Very, very cool saw....a rare find indeed! Boynton was a bit of a unique character....he went on to design and patent all sorts of cool things, one of which was bicycles, if memory serves (Josh Clark knows a lot about Boynton!)

    I've been looking for his saws for a little while, but no luck yet...i'm impressed!

    If memory serves firther, I believe Disston acquired Boynton in the later 1870's or so....so don't rule out that your saw could in fact be made by Disston. The handle does look strikingly similar to a Disston #9. Again, I need to check my timeline to be sure about Disston buy out...can anyone else shed some light in teh meantime???

    -Matt
     
  5. mattsworld

    mattsworld Member

    Messages:
    23
    Kiwi

    I read up a little just for a minute on Wiktor's site (wkfinetools) and it looks like I was not correct about Disston...it only says Boynton sold out his patents to a New York Company.

    So, nonetheless, a nice find and please post pics when you finish your rehab!

    -Matt
     
  6. ray

    ray Administrator Staff Member

    Messages:
    669
    Hi Kiwi,

    After a little googling for EM Boynton, here is a little more information that I'll post here for the sake of keeping it all together in one place.

    Ebden Moody Boynton appears to be an interesting character, as Matt has said, he was involved in the "Boynton Bicycle Electric Railway" of all things..

    A list of his saw related patents is here on datamp

    http://www.datamp.org/patents/search/xrefCompany.php?id=1718

    A New York times article in 1883 that might add a little to the company history is here

    http://www.backsaw.net/pics/BoyntonNYtimes1883.pdf

    It seems EM Boynton left the Saw business after some years and the company subsequently had financial difficulties...

    Regards
    Ray
     
    Last edited: Apr 15, 2011
  7. ray

    ray Administrator Staff Member

    Messages:
    669
    Hi Kiwi,

    You will already have seen this Advertisment in HSMONA, but I'll post it here for the benefit of others.

    [​IMG]
    Image above scanned from "Handsaw Makers of North America" by Erwin L Schaffer [page94]

    And a close up of the two handles in the centre.

    [​IMG]

    The top handle is the Number 7 and underneath it is the Number 8, I think yours is more like the Number 8, just going on the screw hole positions, and the shape of the heel.

    As to the significance of the 40 stamped under the handle, I notice there were multiple factory addresses in Devoe Street Brooklyn, 34,36,38,40,42

    I wonder if the 40 stamp was to identify which factory it was made in?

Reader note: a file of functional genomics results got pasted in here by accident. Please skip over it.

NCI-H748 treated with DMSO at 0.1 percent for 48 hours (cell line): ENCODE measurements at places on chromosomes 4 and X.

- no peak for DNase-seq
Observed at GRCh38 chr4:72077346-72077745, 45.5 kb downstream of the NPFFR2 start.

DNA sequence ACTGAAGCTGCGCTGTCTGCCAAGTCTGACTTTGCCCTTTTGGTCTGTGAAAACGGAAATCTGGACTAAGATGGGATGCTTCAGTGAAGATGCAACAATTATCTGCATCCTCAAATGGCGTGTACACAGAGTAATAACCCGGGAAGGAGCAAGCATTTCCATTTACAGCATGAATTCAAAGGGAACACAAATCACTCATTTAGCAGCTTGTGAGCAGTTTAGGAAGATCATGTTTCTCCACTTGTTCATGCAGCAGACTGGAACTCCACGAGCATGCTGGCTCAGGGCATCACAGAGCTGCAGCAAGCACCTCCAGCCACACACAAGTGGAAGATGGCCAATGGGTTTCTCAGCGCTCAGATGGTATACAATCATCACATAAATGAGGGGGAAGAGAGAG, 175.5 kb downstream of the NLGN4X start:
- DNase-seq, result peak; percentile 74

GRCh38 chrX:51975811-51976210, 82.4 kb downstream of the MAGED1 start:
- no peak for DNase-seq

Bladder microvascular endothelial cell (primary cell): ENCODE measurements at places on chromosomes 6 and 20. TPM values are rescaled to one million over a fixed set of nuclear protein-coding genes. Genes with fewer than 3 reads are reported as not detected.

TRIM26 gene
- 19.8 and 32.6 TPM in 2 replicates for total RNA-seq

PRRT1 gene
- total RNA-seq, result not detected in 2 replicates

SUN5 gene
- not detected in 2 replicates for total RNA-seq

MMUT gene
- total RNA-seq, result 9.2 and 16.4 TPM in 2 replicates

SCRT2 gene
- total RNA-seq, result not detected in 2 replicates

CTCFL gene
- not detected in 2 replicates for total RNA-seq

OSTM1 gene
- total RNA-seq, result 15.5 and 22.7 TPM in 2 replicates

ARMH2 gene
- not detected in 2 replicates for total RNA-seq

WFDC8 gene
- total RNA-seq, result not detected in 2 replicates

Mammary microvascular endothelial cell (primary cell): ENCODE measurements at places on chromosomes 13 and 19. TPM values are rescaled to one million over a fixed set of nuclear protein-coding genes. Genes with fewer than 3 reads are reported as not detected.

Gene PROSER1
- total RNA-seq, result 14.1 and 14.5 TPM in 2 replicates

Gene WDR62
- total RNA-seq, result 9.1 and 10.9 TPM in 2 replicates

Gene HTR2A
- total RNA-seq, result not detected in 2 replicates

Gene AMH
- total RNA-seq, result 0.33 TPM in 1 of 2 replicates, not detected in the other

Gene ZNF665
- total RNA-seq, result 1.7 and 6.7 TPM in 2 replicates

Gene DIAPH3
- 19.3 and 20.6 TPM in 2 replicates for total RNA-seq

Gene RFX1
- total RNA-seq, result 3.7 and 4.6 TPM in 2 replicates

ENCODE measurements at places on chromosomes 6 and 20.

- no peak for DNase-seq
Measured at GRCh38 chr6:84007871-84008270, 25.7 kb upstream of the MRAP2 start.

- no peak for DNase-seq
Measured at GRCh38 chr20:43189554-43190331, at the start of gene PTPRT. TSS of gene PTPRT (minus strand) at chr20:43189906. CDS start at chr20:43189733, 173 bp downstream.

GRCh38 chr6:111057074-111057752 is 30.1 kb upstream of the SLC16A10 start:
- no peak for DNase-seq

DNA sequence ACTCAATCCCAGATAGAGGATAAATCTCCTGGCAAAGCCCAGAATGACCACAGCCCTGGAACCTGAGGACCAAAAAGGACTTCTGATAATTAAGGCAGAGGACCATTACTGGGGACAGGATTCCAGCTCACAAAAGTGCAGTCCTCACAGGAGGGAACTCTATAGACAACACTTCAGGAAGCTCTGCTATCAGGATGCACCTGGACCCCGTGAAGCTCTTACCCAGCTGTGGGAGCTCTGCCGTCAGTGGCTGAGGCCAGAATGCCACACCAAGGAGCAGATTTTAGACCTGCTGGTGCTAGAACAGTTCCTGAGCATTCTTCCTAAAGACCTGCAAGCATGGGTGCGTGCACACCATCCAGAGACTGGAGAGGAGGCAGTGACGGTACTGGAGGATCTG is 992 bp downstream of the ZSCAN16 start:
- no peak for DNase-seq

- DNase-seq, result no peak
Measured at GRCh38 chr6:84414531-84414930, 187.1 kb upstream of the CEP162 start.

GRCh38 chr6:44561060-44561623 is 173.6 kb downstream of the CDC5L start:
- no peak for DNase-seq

Regards
    Ray
     
    Last edited: Apr 16, 2011
  8. kiwi

    kiwi Most Valued Member

    Messages:
    353
    Thanks for the input everyone.

    Fred: I think I can see some lines/squiggles indicating remnants of part of an etch, although I'm going crosseyed with the magnifier on the stain/rust/residue marks, and may just be imagining things (Its like looking at the clouds in the sky and picking out images)
    As you noted, it's interesting that the wkfinetools Boynton medallion has the 1867 Washbourne patent date whereas mine has the 1869 Munger patent date.

    Matt; I'll post pictures of the renovated saw when its done. (I've got some work to do to reach your high standard of reno !). It might take me a while as I seem to have problems properly finishing jobs, and find the hunt for old saws in the wild more alluring than completing the finishing/renovating of the saws I've got (Its part of the collecting sickness !)

    Ray: Regarding the handle grip shape, I can sort of make a two handed grip by putting one thumb into that extra space and the other thumb into the top of the grip, for sawing towards me with the blade near vertical, or similarly when turning the saw upside down for an undercut, but its not really comfortable and I've never cut that way (maybe I should practice).
    The No 8 saw picture does seem a slightly better fit for my handle, (definitely not a top-of-the-line carved No12 handle. There's Fred's law putting me back in my seat )
    40 representing the address.....seems a reasonable idea. (We need input from other owners of Boynton saws to support this theory)
     
  9. kiwi

    kiwi Most Valued Member

    Messages:
    353
    For Matt

    I cleaned the Boynton saw and did some repair, not entirely successfully.
    The new top horn on the handle didn't absorb the oil finish as readily as the old handle, so the final colour does't match after finishing.
    Sometime in the future I may try to fix the stain to get a better match, and maybe shave a bit off the new horn as its a bit too long
    However the saw does cut well, after my attempt at sharpening, and despite the two missing teeth :)

    I'm assuming that the quality of my renovation work will improve with practice, (and I have a pile of saws to experiment on) Hopefully that's not too bold an assumption.